Rescuers in Morocco raced to reach remote areas in the mountains outside Marrakesh on Sunday after the worst earthquake to hit the area in a century flattened homes across central and southern parts of the country, killing more than 2,000 people.
The extent of the damage and number of casualties after the magnitude-6.8 earthquake late Friday night remained unclear because the hardest-hit communities were in the High Atlas Mountains, where the few roads appeared to be blocked by debris, and where phone service and electricity had been knocked out. State media showed footage of helicopters airlifting aid to remote areas.
Many homes in that area are made of mud bricks, a traditional construction
method that is highly vulnerable to earthquakes and heavy rains.
In Marrakesh, the largest city in southern Morocco, residents confronted piles of rubble from buildings that had crumbled around them. In the rural areas outside the city, Moroccans climbed through the canyons between collapsed homes to retrieve bodies. And in some remote areas, residents sifted through mountains of debris with their bare hands in search of survivors.
People slept on grassy medians, roundabouts and by the sides of roads into Marrakesh early on Sunday, many of them fearing aftershocks. The United States Geological Survey later said that a 3.9-magnitude earthquake, almost certainly an aftershock, struck the area just before 9am.
At least 2,122 people were killed in the quake, the Moroccan interior ministry said late on Saturday, and more than 2,000 were injured.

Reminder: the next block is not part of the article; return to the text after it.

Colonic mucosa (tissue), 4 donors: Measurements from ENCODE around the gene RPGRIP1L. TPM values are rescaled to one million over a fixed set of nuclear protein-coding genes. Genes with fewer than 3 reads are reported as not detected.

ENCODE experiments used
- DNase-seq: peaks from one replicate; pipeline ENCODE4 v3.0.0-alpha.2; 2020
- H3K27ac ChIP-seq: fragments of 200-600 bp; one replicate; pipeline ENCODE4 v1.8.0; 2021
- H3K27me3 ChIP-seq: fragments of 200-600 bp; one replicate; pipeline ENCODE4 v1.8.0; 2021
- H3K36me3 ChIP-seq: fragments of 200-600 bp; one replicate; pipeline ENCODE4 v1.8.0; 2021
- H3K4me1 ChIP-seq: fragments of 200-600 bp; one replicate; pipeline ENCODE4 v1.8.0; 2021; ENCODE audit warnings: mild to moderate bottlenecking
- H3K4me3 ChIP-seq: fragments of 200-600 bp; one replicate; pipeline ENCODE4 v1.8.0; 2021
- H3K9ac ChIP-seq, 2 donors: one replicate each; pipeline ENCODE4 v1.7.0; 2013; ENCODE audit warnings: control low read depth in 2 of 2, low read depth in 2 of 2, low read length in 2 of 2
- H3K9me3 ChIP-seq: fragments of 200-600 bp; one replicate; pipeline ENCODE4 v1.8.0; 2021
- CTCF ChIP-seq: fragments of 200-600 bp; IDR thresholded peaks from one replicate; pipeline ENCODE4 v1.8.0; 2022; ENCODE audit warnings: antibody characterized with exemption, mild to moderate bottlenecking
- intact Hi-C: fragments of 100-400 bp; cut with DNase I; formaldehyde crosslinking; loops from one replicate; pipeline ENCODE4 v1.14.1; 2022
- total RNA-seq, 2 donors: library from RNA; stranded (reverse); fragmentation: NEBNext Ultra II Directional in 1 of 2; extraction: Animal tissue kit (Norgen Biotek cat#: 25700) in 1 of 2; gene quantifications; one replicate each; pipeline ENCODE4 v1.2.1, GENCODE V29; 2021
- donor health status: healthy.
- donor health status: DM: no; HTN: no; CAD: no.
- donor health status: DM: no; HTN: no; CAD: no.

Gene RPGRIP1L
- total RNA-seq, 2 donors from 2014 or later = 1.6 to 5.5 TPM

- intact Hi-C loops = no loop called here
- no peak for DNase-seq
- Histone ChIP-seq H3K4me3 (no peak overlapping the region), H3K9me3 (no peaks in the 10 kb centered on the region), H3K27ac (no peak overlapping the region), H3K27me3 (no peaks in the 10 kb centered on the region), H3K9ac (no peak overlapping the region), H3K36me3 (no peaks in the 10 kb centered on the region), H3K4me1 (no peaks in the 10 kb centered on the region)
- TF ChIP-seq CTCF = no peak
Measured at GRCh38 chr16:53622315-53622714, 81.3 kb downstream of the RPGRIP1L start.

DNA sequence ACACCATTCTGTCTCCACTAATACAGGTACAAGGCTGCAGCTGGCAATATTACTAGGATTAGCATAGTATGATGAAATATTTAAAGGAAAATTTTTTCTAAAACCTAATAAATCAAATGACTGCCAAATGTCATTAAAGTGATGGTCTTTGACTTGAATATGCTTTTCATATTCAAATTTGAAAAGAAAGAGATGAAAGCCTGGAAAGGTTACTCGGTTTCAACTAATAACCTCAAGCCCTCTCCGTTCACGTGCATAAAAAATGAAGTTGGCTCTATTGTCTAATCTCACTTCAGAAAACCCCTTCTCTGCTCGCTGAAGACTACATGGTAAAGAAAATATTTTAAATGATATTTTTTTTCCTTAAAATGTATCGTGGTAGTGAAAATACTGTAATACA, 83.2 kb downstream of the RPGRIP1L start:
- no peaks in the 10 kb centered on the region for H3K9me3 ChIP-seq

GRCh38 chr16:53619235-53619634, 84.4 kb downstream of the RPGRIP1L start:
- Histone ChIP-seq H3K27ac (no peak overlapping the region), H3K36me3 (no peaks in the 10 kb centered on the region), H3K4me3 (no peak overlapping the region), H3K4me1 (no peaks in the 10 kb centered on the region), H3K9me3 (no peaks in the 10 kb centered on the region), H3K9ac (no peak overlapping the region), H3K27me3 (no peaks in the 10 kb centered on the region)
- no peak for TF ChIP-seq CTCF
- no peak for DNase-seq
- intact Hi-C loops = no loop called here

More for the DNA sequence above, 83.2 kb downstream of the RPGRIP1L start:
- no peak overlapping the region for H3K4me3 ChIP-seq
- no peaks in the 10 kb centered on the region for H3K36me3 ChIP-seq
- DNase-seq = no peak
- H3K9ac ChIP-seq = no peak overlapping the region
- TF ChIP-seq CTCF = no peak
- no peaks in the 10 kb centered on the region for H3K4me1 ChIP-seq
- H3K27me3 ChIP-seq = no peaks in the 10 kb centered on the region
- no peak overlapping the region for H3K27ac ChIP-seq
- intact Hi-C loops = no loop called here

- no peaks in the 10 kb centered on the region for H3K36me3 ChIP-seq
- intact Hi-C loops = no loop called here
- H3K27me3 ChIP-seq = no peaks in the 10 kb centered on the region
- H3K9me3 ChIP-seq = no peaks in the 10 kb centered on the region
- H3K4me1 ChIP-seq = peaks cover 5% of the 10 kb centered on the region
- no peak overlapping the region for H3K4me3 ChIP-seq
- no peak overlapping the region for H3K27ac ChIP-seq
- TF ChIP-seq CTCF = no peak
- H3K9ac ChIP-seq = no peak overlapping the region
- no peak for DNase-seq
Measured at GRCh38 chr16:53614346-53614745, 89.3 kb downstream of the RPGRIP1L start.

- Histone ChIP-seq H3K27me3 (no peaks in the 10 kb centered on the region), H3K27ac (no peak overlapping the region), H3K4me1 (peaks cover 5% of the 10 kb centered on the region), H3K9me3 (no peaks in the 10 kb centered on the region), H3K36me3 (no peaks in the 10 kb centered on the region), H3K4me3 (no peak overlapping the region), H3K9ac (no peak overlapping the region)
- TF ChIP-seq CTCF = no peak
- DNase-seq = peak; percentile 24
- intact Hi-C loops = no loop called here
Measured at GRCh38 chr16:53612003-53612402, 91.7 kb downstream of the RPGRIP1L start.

Spain said it was sending search and rescue teams to Morocco, and Qatari state media reported that Qatar would deploy specialised vehicles and equipment. But some countries were still waiting for Morocco to formally request help. “The moment, the second they ask, we will deploy,” President Emmanuel Macron of France said.
The Moroccan authorities announced three days of national mourning. The Moroccan Army said the air force was evacuating casualties from the hardest hit region of Haouz to a military hospital in Marrakesh. The king’s office said that after a crisis meeting with officials in Rabat, the capital, he had ordered the government to rapidly provide shelter and rebuild houses for those in distress, “particularly orphans and the vulnerable”.
The United Nations Office for the coordination of humanitarian affairs said in a statement that more than 300,000 civilians in Marrakesh and its outskirts had been affected by the earthquake.
“Many families are trapped under the rubble of their homes, and damage to parts of Marrakesh’s Medina, a Unesco World Heritage Site, have also been reported,” the statement said.
First came the news, then shock and then a scream. In the small town of Amizmiz in southern Morocco on Sunday, a woman let out a piercing cry as she absorbed the information that her two brothers had been killed in the devastating earthquake.
Hardest hit was the province of Al Haouz, which is home to Amizmiz, where a small crowd was growing to comfort the crying woman.
Lacher Anflouss, 37, the woman’s nephew, said that his aunt had grown up with her brothers in a village higher on the nearby Atlas Mountains. She had moved away when she married, but her brothers had stayed.
In the quake’s immediate aftermath cellphone service was down, making it difficult for people to get immediate news of loved ones, Anflouss said. Once his aunt heard what had happened to her brothers, he said, she had attempted to get as close as possible to their town.
“A lot of people are reacting quietly at first because they still haven’t processed it,” said Anflouss, adding, in an explanation of her scream: “And then when they finally process it…”
His aunt, whom he did not name, was led away from a small crowd that had gathered by another woman who put her arm around her and rubbed her back.
New York Times News Service